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#### Elements of Partial Differential Equations

**By Ian N. Sneddon**

**Dover Publications, Inc.**

**Copyright © 2006 Dover Publications, Inc.**

All rights reserved.

ISBN: 978-0-486-16299-7

All rights reserved.

ISBN: 978-0-486-16299-7

CHAPTER 1

*ORDINARY DIFFERENTIAL EQUATIONS IN MORE THAN TWO VARIABLES*

In this chapter we shall discuss the properties of ordinary differential equations in more than two variables. Parts of the theory of these equations play important roles in the theory of partial differential equations, and it is essential that they should be understood thoroughly before the study of partial differential equations is begun. Collected in the first section are the basic concepts from solid geometry which are met with most frequently in the study of differential equations.

**1. Surfaces and Curves in Three Dimensions**

By considering special examples it is readily seen that if the rectangular Cartesian coordinates (*x,y,z*) of a point in three-dimensional space are connected by a single relation of the type

f(x, y, z) = 0 *(1)*

the point lies on a surface. For that reason we call the relation (1) the equation of a surface *S.*

To demonstrate this generally we suppose a point (*x,y,z*) satisfying equation (1). Then any increments ([partial derivative]*x*, [partial derivative]*y*, [partial derivative]*z*) in (*x,y,z*) are related by the equation

[MATHEMATICAL EXPRESSION NOT REPRODUCIBLE IN ASCII]

so that two of them can be chosen arbitrarily. In other words, in the neighborhood of P(*x,y,z*) there are points *P'* (*x* + [xi], *y* + η, *z* + ζ satisfying (1) and for which any two of [xi], η, [xi] are chosen arbitrarily and the third is given by

[MATHEMATICAL EXPRESSION NOT REPRODUCIBLE IN ASCII]

The projection of the initial direction *PP'* on the plane *xOy* may therefore be chosen arbitrarily. In other words, equation (1) is, in general, a relation satisfied by points which lie on a surface.

If we have a set of relations of the form

x = F1(u,v), y = F2(u,v), z = F3(u,v) *(2)*

then to each pair of values of *u, v* there corresponds a set of numbers (*x,y,z*) and hence a point in space. Not every point in space corresponds to a pair of values of *u* and *v,* however. If we solve the first pair of equations

x = F1(u,v), y = F2(u,v)

we may express *u* and *v* as functions of *x* and *y,* say

u = λ(x,y), v = μ(x,y)

so that *u* and *v* are determined once *x* and *y* are known. The corresponding value of z is obtained by substituting these values for *u* and *v* into the third of the equations (2). In other words, the value of *z* is determined once those of *x* and *y* are known. Symbolically

z = F3{λ(x,y), μ(x,y)}

so that there is a functional relation of the type (1) between the three coordinates *x, y,* and *z.* Now equation (1) expresses the fact that the point (*x,y,z*) lies on a surface. The equations (2) therefore express the fact that any point *(x,y,z)* determined from them always lies on a fixed surface. For that reason equations of this type are called *parametric equations* of the surface.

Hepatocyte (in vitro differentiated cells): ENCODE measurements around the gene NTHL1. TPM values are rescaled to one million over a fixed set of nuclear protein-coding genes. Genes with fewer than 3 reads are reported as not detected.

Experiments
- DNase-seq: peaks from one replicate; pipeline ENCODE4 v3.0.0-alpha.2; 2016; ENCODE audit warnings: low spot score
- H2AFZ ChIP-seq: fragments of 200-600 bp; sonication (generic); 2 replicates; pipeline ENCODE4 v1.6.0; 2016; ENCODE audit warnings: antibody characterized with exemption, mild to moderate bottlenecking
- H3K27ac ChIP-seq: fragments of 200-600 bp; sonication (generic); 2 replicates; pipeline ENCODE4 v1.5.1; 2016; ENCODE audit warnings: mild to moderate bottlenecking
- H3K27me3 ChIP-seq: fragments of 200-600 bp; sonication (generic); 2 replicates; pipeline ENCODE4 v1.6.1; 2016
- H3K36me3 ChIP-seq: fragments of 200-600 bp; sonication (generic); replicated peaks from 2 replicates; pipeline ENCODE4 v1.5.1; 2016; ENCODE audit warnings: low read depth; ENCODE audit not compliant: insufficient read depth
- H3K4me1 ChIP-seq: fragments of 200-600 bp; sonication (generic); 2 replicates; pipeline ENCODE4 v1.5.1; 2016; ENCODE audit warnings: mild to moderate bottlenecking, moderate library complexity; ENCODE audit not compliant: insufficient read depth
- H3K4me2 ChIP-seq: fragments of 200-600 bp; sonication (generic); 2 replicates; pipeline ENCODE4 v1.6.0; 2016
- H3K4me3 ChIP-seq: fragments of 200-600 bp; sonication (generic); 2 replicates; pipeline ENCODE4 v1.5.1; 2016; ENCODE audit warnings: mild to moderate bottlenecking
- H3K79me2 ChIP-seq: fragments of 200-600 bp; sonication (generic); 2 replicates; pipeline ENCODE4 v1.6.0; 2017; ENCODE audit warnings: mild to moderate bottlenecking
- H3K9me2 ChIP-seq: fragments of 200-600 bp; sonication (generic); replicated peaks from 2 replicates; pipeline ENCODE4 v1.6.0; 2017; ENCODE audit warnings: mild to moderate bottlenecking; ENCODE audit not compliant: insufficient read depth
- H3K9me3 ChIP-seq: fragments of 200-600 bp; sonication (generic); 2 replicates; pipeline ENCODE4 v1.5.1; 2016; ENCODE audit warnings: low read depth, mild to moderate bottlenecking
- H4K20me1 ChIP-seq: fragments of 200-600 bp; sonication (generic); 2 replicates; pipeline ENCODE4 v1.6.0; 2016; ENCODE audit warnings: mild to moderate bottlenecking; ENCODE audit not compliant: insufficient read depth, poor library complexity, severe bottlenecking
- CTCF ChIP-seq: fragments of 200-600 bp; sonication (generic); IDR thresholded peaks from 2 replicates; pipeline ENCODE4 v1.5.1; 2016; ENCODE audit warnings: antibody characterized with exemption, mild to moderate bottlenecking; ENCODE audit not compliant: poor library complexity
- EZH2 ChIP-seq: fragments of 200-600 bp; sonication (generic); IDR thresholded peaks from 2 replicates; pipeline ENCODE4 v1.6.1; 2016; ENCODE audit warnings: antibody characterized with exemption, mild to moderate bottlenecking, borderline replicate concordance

It should be observed that parametric equations of a surface are *not* unique; i.e., the same surface (1) can be reached from different forms of the functions *F*1, *F*2, *F*3 of the set (2). As an illustration of this fact we see that the set of parametric equations

x = a sin u cos v, y = a sin u sin v, z = a cos u

and the set

[MATHEMATICAL EXPRESSION NOT REPRODUCIBLE IN ASCII]

both yield the spherical surface

x2 + y2 + z2 = a2

A surface may be envisaged as being generated by a curve. A point whose coordinates satisfy equation (1) and which lies in the plane *z = k* has its coordinates satisfying the equations

z = k, f(x,y,k) = 0 *(3)*

which expresses the fact that the point (*x,y,z*) lies on a curve, Γ*k* say, in the plane *z = k* (cf. **Fig. 1**). For example, if S is the sphere with equation *x2 + y2 + z2 = a2*, then points of *S* with *z = k* have

z = k, x2 + y2 = a2 - k2

showing that, in this instance, Γ*k* is a circle of radius (*a*2 – *k*2)[??] which is real if *k*< *a.* As *k* varies from *-a* to +*a,* each point of the sphere is covered by one such circle. We may therefore think of the surface of the sphere as being "generated" by such circles. In the general case we can similarly think of the surface (1) as being generated by the curves (3).

We can look at this in another way. The curve symbolized by the pair of equations (3) can be thought of as the intersection of the surface (1) with the plane *z = k.* This idea can readily be generalized. If a point whose coordinates are (*x,y,z*) lies on a surface *S*1, then there must be a relation of the form *f* (*x,y,z*) = 0 between these coordinates. If, in addition, the point (*x,y,z*) lies on a surface *S*2, its coordinates will satisfy a relation of the same type, say *g* (*x,y,z*) = 0. Points common to *S*1 and *S*2 will therefore satisfy a pair of equations

f(x,y,z) = 0, g(x,y,z) = 0 *(4)*

Now the two surfaces *S*1 and *S*2 will, in general, intersect in a curve *C,* so that, in general, the locus of a point whose coordinates satisfy a pair of relations of the type (4) is a curve in space (cf. **Fig. 2**).

A curve may be specified by parametric equations just as a surface may. Any three equations of the form

x = f1(t), y = f2(t), z = f3(t) *(5)*

in which *t* is a continuous variable, may be regarded as the parametric equations of a curve. For if *P* is any point whose coordinates are determined by the equations (5), we see that *P* lies on a curve whose equations are

Φ1(x,y) = 0, Φ2(x,z) = 0

where Φ1(*x,y*) = 0 is the equation obtained by eliminating *t* from the equations *x* =*f*1 (*t*), y = *f*2(*t*) and where Φ2(*x,z*) = 0 is the one obtained by eliminating *t* between the pair *x* = *f*1 (*t*), *z = f*3(*t*). A usual parameter *t* to take is the length of the curve measured from some fixed point. In this case we replace *t* by the symbol *s.*

If we assume that *P* is any point on the curve

x = x(s), y = y(s), z = z(s) *(6)*

which is characterized by the value s of the are length, then *s* is the distance *P*0*P* of *P* from some fixed point *P*0*measured along the curve* (cf. **Fig. 3**). Similarly if *Q* is a point at a distance *δs* along the curve from *P,* the distance *P*0*Q* will be *s* + δ*s*, and the coordinates of *Q* will be, as a consequence,

{x(s + δs), y(s + δs), z(s + δs)}

The distance δ*s* is the distance from *P* to *Q* measured along the curve and is therefore greater than δ*c*, the length of the chord *PQ.* However, in many cases, as *Q* approaches the point *P,* the difference δ*s* - δ*c* becomes relatively less. We shall therefore confine our attention to curves for which

[MATHEMATICAL EXPRESSION NOT REPRODUCIBLE IN ASCII] *(7)*

On the other hand, the direction cosines of the chord *PQ* are

[MATHEMATICAL EXPRESSION NOT REPRODUCIBLE IN ASCII]

and by Maclaurin's theorem